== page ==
Community Equity Initiative: A Collaborative for Change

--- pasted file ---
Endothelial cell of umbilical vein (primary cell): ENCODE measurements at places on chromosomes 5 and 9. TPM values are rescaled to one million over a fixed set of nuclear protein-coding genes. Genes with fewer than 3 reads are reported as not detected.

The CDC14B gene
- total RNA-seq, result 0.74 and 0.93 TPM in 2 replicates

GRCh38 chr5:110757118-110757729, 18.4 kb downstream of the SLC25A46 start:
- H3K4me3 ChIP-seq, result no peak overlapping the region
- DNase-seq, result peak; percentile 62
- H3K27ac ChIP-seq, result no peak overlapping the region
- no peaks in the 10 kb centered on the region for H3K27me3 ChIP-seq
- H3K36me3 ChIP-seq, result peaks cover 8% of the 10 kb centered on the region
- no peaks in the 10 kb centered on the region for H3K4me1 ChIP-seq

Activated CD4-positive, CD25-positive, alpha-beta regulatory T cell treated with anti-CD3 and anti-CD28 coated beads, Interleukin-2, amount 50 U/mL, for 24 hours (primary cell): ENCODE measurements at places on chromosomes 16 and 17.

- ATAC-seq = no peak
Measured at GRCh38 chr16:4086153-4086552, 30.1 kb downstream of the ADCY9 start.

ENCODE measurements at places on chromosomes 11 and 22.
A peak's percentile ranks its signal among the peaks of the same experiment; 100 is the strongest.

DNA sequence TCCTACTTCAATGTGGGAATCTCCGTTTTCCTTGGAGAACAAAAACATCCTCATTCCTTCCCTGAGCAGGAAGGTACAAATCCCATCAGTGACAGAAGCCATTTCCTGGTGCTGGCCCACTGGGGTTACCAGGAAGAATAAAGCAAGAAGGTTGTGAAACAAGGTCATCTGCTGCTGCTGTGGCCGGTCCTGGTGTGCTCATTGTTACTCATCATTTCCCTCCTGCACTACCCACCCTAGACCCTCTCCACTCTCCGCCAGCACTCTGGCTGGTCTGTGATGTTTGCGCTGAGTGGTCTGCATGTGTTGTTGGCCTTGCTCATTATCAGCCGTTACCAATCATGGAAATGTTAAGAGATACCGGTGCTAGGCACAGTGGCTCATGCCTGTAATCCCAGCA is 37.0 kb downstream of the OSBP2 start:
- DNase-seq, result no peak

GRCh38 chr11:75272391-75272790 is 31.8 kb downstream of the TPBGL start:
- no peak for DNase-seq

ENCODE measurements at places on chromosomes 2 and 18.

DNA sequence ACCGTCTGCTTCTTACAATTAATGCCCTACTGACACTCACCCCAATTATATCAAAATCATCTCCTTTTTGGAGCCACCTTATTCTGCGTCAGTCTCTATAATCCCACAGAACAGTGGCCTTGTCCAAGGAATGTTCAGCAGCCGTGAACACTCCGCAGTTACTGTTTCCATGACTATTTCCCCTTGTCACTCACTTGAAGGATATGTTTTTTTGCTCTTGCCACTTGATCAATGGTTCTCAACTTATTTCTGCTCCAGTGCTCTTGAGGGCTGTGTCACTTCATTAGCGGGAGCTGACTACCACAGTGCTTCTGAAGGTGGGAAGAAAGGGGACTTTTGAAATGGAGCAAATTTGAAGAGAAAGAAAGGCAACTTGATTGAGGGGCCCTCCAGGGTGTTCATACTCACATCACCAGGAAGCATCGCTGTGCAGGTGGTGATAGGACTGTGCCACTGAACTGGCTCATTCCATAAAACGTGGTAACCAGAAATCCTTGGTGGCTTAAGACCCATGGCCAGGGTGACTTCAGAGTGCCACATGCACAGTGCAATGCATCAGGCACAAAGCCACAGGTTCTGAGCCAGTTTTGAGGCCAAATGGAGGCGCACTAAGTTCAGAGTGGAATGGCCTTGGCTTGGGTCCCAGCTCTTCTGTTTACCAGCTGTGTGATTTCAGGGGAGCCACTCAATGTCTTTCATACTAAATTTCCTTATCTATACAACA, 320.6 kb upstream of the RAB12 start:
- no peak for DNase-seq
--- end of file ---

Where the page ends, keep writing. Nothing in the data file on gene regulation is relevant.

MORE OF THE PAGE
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1 Community Equity Initiative: A Collaborative for Change Introduction California s San Joaquin Valley (SJV) is one of the most agriculturally rich regions in our nation, contributing over half of the state s value in agriculture production. 1 It is also home to some of the nation s poorest communities; a 2010 study found the San Joaquin Valley s 20 th congressional district to rank the lowest in the nation on resident well-being, based on an assessment of health, education, and income. 2 Among the poorest and most isolated of these communities are places outside of city limits. These communities lack the most basic features of a safe, healthy, sustainable neighborhood potable drinking water, sewer systems, safe housing, public transportation, parks, sidewalks, and streetlights. Governed by counties which were not set up to provide services to urban settlements, and lacking representation of a city council, they are systematically underserved in the overall allocation of public resources and are frequently left out of local decision making processes. Despite having conditions comparable to those found in developing countries, many of these communities are entirely surrounded by, or immediately adjacent to, incorporated cities. The isolation of these island and fringe communities is stark: their neighbors within the city limits receive services that they do not. During the agricultural and industrial boom of the early and mid-twentieth century, communities developed on the edges of cities where industry was concentrated and 1 Great Valley Center, org/indicators/econ05/ag_prod.aspx. 2 Based on the Human Development Index of the Social Science Research Council: housing was more affordable. As the cities grew, they annexed land around the unincorporated communities avoiding and excluding communities of color and lowincome communities. Decades of neglect and exclusion by cities and counties have been reinforced by the state s counterproductive system of taxation and land use policies. These communities find themselves stuck between their neighboring city and county. The city does not want to invest in county territory, nor does the county wish to invest in a community which, once improved, will be more attractive for incorporation by a neighboring city. A third category of low-income unincorporated communities exists in the San Joaquin Valley. While their conditions mirror those in island and fringe neighborhoods, these legacy communities are more remote and lie beyond the growth patterns of incorporated cities. Legacy communities started growing in the early to mid-twentieth century, principally due to the advent of industrialized agriculture. As demand for low-wage agricultural labor increased, these communities became home to workers from the American South, the Depression-era Dustbowl, and Mexico seeking work as farm laborers. Legacy communities grew close to the farms where workers labored, and over time, these communities have become stable, year-round residential areas, but without the investment to make them healthy and sustainable. Concentrated poverty, institutional and individual racism, and California s systems of public finance and land use have conspired to exacerbate the plight of disadvantaged legacy, fringe, and island communities and have contributed to their unacceptable conditions.